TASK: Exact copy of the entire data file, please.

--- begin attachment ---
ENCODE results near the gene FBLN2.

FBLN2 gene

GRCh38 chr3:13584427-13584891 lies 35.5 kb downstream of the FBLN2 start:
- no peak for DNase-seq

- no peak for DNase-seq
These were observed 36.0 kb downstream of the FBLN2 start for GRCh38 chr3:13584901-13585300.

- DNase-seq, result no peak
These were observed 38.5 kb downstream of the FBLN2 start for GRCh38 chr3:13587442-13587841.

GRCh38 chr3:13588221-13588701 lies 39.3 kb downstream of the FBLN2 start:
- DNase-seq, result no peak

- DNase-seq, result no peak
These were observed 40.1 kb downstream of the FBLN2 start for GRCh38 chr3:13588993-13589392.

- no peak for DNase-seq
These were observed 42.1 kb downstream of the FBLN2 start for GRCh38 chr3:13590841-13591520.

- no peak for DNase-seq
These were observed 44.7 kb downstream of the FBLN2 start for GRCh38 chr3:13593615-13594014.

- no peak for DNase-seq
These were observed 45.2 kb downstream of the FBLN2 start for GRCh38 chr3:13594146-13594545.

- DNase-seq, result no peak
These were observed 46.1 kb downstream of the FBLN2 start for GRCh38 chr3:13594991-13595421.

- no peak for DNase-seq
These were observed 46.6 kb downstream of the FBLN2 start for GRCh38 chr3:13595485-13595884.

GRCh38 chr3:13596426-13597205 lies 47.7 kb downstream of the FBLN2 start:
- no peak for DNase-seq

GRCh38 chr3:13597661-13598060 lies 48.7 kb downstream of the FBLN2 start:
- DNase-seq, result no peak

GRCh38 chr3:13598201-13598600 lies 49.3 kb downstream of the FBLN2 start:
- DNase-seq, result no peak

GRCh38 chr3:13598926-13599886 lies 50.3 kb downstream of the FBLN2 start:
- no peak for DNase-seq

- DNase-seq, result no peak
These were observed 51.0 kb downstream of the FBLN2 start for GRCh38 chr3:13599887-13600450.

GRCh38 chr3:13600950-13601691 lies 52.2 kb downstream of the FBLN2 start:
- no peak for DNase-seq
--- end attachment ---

ENCODE results near the gene FBLN2.

FBLN2 gene

GRCh38 chr3:13584427-13584891 lies 35.5 kb downstream of the FBLN2 start:
- no peak for DNase-seq

- no peak for DNase-seq
These were observed 36.0 kb downstream of the FBLN2 start for GRCh38 chr3:13584901-13585300.

- DNase-seq, result no peak
These were observed 38.5 kb downstream of the FBLN2 start for GRCh38 chr3:13587442-13587841.

GRCh38 chr3:13588221-13588701 lies 39.3 kb downstream of the FBLN2 start:
- DNase-seq, result no peak

- DNase-seq, result no peak
These were observed 40.1 kb downstream of the FBLN2 start for GRCh38 chr3:13588993-13589392.

- no peak for DNase-seq
These were observed 42.1 kb downstream of the FBLN2 start for GRCh38 chr3:13590841-13591520.

- no peak for DNase-seq
These were observed 44.7 kb downstream of the FBLN2 start for GRCh38 chr3:13593615-13594014.

- no peak for DNase-seq
These were observed 45.2 kb downstream of the FBLN2 start for GRCh38 chr3:13594146-13594545.

- DNase-seq, result no peak
These were observed 46.1 kb downstream of the FBLN2 start for GRCh38 chr3:13594991-13595421.

- no peak for DNase-seq
These were observed 46.6 kb downstream of the FBLN2 start for GRCh38 chr3:13595485-13595884.

GRCh38 chr3:13596426-13597205 lies 47.7 kb downstream of the FBLN2 start:
- no peak for DNase-seq

GRCh38 chr3:13597661-13598060 lies 48.7 kb downstream of the FBLN2 start:
- DNase-seq, result no peak

GRCh38 chr3:13598201-13598600 lies 49.3 kb downstream of the FBLN2 start:
- DNase-seq, result no peak

GRCh38 chr3:13598926-13599886 lies 50.3 kb downstream of the FBLN2 start:
- no peak for DNase-seq

- DNase-seq, result no peak
These were observed 51.0 kb downstream of the FBLN2 start for GRCh38 chr3:13599887-13600450.

GRCh38 chr3:13600950-13601691 lies 52.2 kb downstream of the FBLN2 start:
- no peak for DNase-seq